Drew Barrymore and Bill Maher both made quickly aborted attempts to restart their respective talk shows amid the ongoing writers and actors strikes. Both were accused of scabbing. But what does scabbing mean in Hollywood?
It can mean different things depending on the situation. Scabbing is not a legal term, points out Risa Lieberwitz, professor of labor and employment law at Cornell University School of Industrial and Labor Relations and academic director of IRL’s Worker Institute.
Scabbing essentially refers to anyone who breaks the strike in some way. They may be doing struck work, such as something covered by the collective bargaining agreement. Or they might be a member of the union who crosses the picket line.
“Say in the instance of the writers strike, it could mean someone who physically crosses the picket line to go into a building to do struck work,” Lieberwitz says.
“Struck work” included in the Writers Guild of America collective bargaining agreement might mean writing for a talk show or movie in production. In this era of remote work, it isn’t necessary to actually cross a line and enter an office to be doing struck work.
Why Is It Called Scabbing?
Even the word “scab” conjures a negative feeling—a scab on a cut, after all, is the crusty crud that we’re eager to get rid of to start healing. Using “scab” to denote people who break a strike traces its origins to how people used the word as a slur hundreds of years ago.
Lieberwitz notes that union literature believed to be authored by Jack London (The Call of the Wild) later used the word “scab,” which helped popularize it.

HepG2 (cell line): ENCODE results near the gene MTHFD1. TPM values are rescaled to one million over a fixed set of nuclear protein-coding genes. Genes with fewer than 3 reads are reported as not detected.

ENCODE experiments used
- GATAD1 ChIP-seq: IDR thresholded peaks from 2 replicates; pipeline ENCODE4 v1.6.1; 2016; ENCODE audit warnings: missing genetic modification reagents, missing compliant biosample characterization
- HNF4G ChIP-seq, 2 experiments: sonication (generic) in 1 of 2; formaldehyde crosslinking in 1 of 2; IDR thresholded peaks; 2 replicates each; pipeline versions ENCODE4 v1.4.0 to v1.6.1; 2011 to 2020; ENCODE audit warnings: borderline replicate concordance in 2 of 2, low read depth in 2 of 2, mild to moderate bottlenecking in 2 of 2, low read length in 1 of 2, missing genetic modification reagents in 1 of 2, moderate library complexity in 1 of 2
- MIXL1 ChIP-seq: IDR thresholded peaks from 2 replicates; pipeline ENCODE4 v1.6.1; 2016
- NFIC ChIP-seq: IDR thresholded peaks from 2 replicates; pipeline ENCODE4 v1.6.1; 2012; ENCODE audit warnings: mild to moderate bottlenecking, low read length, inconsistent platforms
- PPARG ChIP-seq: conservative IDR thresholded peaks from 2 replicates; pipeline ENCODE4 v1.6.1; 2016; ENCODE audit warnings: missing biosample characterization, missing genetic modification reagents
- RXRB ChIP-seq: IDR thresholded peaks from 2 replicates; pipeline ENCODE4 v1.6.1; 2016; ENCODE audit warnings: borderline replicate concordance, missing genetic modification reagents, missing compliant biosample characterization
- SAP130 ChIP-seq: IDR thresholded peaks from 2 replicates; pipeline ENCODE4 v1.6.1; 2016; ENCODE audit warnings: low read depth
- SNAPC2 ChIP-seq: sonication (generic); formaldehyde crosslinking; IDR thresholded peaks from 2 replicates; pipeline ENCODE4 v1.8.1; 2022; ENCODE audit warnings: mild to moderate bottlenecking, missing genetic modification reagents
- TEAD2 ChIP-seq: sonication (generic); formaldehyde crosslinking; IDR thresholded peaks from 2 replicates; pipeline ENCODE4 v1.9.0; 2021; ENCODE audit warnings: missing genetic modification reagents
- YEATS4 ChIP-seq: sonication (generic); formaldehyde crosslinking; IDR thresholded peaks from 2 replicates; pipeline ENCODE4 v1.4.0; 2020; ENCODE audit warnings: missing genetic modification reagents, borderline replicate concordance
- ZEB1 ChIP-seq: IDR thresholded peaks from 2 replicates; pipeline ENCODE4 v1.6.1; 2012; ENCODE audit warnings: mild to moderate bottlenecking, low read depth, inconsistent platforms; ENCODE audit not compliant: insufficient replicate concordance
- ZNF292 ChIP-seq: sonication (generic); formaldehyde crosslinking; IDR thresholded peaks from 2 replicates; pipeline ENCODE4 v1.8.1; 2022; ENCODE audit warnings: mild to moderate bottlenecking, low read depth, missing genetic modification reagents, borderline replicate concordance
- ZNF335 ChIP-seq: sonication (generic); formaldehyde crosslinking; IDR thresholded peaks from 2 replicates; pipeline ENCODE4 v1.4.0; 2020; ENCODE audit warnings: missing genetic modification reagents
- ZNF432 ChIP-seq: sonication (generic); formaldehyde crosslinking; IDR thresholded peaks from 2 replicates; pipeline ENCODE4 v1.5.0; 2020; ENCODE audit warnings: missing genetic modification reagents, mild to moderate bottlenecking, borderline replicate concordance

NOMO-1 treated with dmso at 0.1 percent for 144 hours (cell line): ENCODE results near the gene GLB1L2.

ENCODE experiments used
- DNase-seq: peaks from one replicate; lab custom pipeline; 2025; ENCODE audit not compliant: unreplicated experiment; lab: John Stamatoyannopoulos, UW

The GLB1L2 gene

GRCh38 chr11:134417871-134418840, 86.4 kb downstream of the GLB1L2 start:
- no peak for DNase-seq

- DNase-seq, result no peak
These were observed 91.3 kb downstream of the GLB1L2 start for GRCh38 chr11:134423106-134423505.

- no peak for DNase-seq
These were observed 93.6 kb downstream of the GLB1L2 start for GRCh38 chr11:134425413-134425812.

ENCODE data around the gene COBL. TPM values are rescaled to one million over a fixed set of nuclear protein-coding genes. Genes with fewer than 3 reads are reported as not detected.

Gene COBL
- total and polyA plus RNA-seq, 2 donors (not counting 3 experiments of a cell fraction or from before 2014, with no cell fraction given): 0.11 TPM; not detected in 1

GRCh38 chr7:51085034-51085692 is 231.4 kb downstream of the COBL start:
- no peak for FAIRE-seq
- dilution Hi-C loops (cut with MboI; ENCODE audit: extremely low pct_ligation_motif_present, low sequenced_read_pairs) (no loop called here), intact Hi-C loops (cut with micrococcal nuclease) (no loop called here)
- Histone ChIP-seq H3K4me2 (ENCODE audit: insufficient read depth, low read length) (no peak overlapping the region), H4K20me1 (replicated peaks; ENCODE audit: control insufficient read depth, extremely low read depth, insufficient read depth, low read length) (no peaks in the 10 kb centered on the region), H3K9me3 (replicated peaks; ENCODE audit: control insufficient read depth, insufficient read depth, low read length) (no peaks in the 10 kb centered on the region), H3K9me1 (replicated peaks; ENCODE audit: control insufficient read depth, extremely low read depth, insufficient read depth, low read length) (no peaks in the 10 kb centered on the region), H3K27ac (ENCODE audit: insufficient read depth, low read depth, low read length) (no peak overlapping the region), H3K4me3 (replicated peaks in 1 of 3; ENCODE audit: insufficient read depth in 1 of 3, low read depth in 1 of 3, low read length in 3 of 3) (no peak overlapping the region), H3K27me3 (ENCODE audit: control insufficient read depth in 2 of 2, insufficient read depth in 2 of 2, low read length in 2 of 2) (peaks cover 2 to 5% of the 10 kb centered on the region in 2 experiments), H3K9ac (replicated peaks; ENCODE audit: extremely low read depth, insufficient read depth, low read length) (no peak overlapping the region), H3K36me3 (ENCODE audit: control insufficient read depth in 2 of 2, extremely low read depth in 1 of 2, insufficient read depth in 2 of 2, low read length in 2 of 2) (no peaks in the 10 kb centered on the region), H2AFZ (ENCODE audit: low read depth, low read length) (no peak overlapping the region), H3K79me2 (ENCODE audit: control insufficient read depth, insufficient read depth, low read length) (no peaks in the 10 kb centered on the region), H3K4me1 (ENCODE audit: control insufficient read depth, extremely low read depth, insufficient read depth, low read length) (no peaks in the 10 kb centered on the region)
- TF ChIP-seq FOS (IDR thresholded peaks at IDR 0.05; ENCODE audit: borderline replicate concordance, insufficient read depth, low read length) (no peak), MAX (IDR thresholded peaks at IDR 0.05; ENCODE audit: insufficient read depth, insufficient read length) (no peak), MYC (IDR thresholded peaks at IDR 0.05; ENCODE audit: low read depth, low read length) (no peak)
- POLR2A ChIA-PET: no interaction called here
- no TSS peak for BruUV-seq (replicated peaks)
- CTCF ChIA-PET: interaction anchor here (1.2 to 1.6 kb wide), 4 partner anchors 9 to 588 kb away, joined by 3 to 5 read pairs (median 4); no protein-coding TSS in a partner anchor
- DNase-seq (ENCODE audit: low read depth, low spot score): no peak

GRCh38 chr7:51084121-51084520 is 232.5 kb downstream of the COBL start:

Why Is Scabbing Bad?
Strikes only succeed when union members stick together. If everyone in the union refuses to work, then management is in a bind. But if even one person goes back to work, it gives management some relief. And it’s seen as a betrayal of the union cause.
“Those on strike depend on each other to act in solidarity,” Lieberwitz says. “It’s all for one and one for all. As individuals, everyone has to undergo some kind of hardships. Some people are in better or worse positions to get through the hardships of a strike.”
She says that is why unions often have funds to support striking workers, though the payouts are significantly less than they’d make if they were working.
“People don’t want to go on strike,” she points out. “They want to reach a collective bargaining agreement. A strike is a last resort when there’s an impasse or for whatever reason the two sides cannot reach an agreement at the table.”
Scabbing During A Hollywood Strike
So were Barrymore and Maher scabbing when they brought or said they would bring their shows back? Both backed down after being called scabs across social media, where they were the focus of venomous posts by those in or supporting the WGA and/or Screen Actors Guild and American Federation of Television and Radio Artists (SAG-AFTRA).
Scabs are people who are willing to come in and do the work during a strike. People returning to work might have had to cross picket lines on the lots where the shows were filmed. In that sense, the term scab seems to fit anyone who goes back to work in the industry right now (if that work isn’t covered under another collective bargaining agreement).
The stakes are quite high all around.
“Reputation matters a lot to people in the public eye—to everyone, really. It determines how our colleagues treat us. How you’re viewed in the public domain when you make a living as a public figure makes a big difference,” Lieberwitz notes. “Being perceived as a scab certainly may mean a loss of respect or a loss of viewership. Some people may say they will not ever watch your show again. There is a significant impact whether you’re standing with the strikers or not, given how much is at stake in these strikes.”